As we move into unpacking the last chapter in the book of Ephesians, I just want to make a couple of statements here regarding this passage, and then move on. I think it’s neat that God includes, and speaks directly to children here, including them, because just like the women in Greek society, children were property and had no rights. In Roman society, when a baby was born it was taken to the father. If the father picked up the baby, it meant the child was received into the home. If he didn’t pick it up, it was rejected. It could be sold, given away, or set outside the door to die. All perfectly legal! Paul was saying something radical again. He was mandating that no child be rejected.
With a strong model marriage as described in the previous blog, Ephesians 5: Household Relationships, children have a great example to follow. Today, this type of marriage is rare, so the family unit is broken. If a father isn’t a good, biblical husband, the son won’t be, either. If a father doesn’t spend lots of time with his children, sit and talk about God to them, teach them in the way to go, the children probably won’t walk this way. They will learn priorities from you, your words, your behavior. What do you spend most of the time talking about? What do you value?
Building a Strong Family
You can’t build a spiritually strong family just because you go to church once a week. You’ve got to talk to your kids, including your faith in God, routinely, as you go about your daily life. If you want to build a strong family, then your children need to see on-going evidence that Yahweh is a daily part of your life.
Paul’s command in Ephesians 6 implies that a father will lovingly exhort, encourage, and correct his children using biblical principles as the standard. This is what Paul is speaking of in the end of verse 4, “bring them up in the discipline and instruction of the Lord.” The father must take the lead if he wants his children to learn to follow biblical doctrines.
To secure building a strong relationship with his children, a father must demonstrate an ongoing love for his wife. Children will be watching and looking for the love and approval of their parents for one another; children thrive on such demonstrations. Not only that, but such evidence of their parents in a loving relationship will help build their confidence.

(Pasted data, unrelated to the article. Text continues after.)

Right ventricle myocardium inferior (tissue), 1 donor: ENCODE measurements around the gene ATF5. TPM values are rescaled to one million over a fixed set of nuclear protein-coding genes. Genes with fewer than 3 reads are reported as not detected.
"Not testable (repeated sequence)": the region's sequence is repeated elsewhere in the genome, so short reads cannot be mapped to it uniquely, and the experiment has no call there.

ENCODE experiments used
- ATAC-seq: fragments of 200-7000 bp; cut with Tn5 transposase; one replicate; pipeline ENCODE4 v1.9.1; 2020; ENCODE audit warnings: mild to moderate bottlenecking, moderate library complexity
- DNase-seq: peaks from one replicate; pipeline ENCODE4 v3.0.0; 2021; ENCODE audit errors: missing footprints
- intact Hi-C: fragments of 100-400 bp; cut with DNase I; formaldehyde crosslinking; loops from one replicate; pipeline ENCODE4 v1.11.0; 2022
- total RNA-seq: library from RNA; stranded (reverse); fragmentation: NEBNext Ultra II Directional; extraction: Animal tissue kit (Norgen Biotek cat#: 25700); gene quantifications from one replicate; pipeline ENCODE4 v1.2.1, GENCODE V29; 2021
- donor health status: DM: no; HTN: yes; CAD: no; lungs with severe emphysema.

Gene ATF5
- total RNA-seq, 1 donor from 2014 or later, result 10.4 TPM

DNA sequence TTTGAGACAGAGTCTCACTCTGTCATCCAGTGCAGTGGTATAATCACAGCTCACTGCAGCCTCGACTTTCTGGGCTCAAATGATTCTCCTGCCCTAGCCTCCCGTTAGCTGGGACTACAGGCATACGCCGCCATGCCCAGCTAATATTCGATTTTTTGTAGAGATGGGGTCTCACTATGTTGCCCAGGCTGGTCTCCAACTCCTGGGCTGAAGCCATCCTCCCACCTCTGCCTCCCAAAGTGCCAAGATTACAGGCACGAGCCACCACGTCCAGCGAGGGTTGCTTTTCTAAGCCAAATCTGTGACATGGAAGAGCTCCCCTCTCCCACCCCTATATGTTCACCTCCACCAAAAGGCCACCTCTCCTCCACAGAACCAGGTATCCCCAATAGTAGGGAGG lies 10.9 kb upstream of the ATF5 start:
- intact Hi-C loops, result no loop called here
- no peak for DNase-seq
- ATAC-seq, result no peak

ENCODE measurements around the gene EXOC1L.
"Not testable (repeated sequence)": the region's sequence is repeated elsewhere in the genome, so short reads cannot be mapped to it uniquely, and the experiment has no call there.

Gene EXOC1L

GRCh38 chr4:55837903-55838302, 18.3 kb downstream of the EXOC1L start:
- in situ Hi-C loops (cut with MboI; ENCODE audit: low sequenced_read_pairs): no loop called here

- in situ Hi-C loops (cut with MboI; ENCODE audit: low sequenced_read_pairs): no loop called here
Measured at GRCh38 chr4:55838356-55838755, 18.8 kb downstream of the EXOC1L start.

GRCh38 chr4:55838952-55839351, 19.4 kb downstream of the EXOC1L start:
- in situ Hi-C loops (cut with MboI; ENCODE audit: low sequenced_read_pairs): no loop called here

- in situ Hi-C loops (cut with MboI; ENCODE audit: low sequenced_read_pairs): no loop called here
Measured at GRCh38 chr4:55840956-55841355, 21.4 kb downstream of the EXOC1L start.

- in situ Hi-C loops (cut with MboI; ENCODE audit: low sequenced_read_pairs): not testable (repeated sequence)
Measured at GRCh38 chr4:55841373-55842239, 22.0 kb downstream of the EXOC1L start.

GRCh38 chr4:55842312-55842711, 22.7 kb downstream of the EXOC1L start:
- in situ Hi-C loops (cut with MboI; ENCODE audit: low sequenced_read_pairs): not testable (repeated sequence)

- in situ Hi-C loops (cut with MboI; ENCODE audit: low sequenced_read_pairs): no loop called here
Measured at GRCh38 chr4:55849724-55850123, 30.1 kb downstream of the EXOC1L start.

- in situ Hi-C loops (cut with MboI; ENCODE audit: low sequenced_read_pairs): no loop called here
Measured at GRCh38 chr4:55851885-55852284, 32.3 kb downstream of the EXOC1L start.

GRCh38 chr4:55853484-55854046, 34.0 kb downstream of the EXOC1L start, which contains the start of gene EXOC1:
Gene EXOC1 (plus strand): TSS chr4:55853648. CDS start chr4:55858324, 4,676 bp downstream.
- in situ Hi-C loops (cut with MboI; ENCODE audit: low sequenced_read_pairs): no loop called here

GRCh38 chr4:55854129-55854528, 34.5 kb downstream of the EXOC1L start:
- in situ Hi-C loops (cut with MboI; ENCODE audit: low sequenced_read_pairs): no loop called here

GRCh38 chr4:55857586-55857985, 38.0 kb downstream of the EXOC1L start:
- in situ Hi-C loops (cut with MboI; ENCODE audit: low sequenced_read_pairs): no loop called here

Even if a father spends a great amount of time with his children in activities, taking them to the playground, to movies, taking walks, going on vacations, and helping with homework, his efforts will be in vein if he does not continually cultivate a loving relationship with his wife. Husbands, loving your wife is a prerequisite to cultivating a strong relationship with your children.
This is an undeniable need of every child, for their mother and father to be actively loving and supporting one another, talking, communicating, being engaged with each other. This is the best gift a father could ever possible give his child. More than time. More than money. Besides that, you will train your child to how to be in a marriage.
There is one more thing I want to point out about this passage. I think along with the above, a father must be certain to keep his promises to his children. If you make a promise, and break it, how strong will your relationship to your children be? Will they see you as a man or your word? If you are untrustworthy, what will the image of God be to your children?
In Ephesians 6, Paul is holding the father accountable. Children are God’s precious cargo, and the father, not the mother, will have to give account for how the kids were raised.
Written by Jori Sams
Jori Sams is a Christian author and freelance writer with nearly 2000 published pieces on the Internet, with over 1500 being published by Yahoo. Her books are published through Writeious Books. When she isn’t writing, you can usually find her following the sun…